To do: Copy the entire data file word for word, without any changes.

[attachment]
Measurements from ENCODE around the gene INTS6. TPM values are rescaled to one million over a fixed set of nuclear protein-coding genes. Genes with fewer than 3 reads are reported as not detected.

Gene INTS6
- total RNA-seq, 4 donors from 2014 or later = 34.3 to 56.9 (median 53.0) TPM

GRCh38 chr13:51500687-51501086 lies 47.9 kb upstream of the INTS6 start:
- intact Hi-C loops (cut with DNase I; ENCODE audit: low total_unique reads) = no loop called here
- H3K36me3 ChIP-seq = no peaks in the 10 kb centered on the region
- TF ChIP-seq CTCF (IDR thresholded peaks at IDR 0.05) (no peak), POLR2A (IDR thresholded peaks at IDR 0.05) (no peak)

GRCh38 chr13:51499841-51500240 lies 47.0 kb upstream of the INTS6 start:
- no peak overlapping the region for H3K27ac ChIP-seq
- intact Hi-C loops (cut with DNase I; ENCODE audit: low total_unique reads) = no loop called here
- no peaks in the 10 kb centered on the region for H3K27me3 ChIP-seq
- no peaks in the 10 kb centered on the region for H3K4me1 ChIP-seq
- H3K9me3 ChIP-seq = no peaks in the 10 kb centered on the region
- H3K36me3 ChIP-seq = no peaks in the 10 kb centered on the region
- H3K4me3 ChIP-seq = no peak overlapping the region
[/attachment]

Measurements from ENCODE around the gene INTS6. TPM values are rescaled to one million over a fixed set of nuclear protein-coding genes. Genes with fewer than 3 reads are reported as not detected.

Gene INTS6
- total RNA-seq, 4 donors from 2014 or later = 34.3 to 56.9 (median 53.0) TPM

GRCh38 chr13:51500687-51501086 lies 47.9 kb upstream of the INTS6 start:
- intact Hi-C loops (cut with DNase I; ENCODE audit: low total_unique reads) = no loop called here
- H3K36me3 ChIP-seq = no peaks in the 10 kb centered on the region
- TF ChIP-seq CTCF (IDR thresholded peaks at IDR 0.05) (no peak), POLR2A (IDR thresholded peaks at IDR 0.05) (no peak)

GRCh38 chr13:51499841-51500240 lies 47.0 kb upstream of the INTS6 start:
- no peak overlapping the region for H3K27ac ChIP-seq
- intact Hi-C loops (cut with DNase I; ENCODE audit: low total_unique reads) = no loop called here
- no peaks in the 10 kb centered on the region for H3K27me3 ChIP-seq
- no peaks in the 10 kb centered on the region for H3K4me1 ChIP-seq
- H3K9me3 ChIP-seq = no peaks in the 10 kb centered on the region
- H3K36me3 ChIP-seq = no peaks in the 10 kb centered on the region
- H3K4me3 ChIP-seq = no peak overlapping the region